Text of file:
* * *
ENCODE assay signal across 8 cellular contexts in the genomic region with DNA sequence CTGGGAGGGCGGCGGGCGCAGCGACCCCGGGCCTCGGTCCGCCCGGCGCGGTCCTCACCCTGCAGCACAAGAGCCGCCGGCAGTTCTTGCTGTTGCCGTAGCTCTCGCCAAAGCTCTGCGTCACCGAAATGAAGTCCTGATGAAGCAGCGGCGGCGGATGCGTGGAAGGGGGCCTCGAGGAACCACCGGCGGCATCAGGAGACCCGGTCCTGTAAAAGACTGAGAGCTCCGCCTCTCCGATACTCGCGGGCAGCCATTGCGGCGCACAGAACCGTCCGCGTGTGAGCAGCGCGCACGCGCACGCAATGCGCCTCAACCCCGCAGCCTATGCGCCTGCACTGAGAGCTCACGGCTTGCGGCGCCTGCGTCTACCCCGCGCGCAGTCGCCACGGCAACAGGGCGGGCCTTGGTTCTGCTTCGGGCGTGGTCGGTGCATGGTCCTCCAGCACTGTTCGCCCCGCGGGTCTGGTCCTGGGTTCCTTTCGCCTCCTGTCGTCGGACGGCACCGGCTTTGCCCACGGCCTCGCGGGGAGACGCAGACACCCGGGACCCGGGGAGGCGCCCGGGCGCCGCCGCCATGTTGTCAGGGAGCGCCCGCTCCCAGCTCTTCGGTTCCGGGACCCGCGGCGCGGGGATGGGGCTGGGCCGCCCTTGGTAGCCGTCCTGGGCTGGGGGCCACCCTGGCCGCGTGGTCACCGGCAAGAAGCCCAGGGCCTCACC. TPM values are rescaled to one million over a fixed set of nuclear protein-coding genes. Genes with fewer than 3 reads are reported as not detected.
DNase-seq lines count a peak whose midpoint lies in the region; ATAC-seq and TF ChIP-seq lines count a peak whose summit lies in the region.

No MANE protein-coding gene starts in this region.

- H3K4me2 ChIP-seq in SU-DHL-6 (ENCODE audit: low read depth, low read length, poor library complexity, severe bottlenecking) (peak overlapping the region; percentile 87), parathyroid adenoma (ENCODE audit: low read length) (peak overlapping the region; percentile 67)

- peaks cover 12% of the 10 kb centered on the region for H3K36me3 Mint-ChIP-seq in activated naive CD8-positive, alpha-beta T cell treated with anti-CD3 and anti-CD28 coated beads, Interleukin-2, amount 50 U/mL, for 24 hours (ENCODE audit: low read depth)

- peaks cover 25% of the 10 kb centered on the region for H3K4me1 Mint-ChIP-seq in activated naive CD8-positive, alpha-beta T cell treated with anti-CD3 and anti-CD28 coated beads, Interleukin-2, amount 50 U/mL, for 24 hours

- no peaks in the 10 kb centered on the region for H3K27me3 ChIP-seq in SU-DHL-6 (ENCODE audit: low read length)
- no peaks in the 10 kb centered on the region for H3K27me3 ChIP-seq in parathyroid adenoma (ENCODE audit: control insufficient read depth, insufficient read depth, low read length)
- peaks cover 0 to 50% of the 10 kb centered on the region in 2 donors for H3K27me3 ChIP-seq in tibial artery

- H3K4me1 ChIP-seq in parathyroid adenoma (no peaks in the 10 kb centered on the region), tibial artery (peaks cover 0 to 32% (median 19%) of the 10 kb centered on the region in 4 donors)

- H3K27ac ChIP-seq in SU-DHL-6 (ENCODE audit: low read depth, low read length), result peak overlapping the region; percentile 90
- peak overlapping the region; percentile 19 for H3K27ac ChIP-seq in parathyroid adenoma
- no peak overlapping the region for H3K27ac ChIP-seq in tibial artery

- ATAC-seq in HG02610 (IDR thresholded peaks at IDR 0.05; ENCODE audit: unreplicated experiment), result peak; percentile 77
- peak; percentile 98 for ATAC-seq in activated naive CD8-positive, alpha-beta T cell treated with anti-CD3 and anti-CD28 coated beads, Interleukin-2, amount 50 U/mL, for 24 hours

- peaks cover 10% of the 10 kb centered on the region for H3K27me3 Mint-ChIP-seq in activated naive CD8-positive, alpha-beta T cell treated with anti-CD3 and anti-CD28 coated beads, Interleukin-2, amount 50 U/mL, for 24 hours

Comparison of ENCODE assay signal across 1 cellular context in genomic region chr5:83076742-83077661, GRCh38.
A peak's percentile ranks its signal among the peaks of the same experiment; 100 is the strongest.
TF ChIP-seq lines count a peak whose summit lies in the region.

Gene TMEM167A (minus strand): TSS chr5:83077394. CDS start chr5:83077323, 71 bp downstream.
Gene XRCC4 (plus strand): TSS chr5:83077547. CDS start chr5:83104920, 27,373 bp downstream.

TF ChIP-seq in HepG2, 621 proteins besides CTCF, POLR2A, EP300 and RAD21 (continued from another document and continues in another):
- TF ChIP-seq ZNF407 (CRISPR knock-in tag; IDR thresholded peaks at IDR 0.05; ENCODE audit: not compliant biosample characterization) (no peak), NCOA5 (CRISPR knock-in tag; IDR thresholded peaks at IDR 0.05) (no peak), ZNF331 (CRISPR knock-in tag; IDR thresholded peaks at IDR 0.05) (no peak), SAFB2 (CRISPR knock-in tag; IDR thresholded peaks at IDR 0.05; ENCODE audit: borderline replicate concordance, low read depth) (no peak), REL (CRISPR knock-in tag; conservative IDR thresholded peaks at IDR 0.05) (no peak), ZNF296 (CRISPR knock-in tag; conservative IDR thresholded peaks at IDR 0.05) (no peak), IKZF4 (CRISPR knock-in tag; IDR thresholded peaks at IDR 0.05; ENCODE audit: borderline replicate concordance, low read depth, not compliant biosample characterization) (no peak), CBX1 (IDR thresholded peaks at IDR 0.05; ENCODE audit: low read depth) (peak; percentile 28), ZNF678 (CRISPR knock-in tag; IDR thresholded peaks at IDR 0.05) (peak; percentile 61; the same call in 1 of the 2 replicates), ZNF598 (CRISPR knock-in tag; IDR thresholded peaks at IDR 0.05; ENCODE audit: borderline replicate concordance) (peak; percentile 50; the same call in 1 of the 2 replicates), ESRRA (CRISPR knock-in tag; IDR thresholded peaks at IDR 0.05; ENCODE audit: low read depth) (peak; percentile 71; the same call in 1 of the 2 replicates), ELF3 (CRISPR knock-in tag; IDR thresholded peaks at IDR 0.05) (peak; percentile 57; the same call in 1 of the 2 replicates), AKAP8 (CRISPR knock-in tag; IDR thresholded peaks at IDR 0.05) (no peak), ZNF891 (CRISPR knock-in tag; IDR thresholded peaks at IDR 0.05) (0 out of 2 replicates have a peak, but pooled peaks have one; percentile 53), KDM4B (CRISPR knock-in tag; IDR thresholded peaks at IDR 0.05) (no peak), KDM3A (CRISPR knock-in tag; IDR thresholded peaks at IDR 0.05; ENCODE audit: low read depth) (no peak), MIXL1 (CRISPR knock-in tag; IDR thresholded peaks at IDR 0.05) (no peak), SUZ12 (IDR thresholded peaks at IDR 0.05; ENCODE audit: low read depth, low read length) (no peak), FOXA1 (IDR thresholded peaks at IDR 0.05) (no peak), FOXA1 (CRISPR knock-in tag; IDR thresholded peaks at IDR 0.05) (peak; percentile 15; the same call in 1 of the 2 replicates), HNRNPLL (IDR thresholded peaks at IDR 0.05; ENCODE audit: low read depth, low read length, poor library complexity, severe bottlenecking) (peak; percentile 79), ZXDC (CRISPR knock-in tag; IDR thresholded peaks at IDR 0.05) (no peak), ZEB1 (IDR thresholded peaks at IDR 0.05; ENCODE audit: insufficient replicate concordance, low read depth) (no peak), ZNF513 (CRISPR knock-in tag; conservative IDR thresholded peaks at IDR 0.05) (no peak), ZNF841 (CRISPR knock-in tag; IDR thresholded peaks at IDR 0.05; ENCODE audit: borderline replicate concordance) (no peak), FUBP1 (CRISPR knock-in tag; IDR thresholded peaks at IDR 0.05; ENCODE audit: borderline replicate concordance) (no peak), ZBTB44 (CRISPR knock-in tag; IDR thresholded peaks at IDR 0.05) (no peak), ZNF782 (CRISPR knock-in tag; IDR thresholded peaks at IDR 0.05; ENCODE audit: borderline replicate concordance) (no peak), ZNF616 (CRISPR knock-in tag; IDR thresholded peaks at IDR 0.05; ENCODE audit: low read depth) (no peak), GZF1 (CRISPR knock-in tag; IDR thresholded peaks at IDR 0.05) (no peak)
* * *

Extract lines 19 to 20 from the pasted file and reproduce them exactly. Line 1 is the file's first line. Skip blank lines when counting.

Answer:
TF ChIP-seq lines count a peak whose summit lies in the region.

Gene TMEM167A (minus strand): TSS chr5:83077394. CDS start chr5:83077323, 71 bp downstream.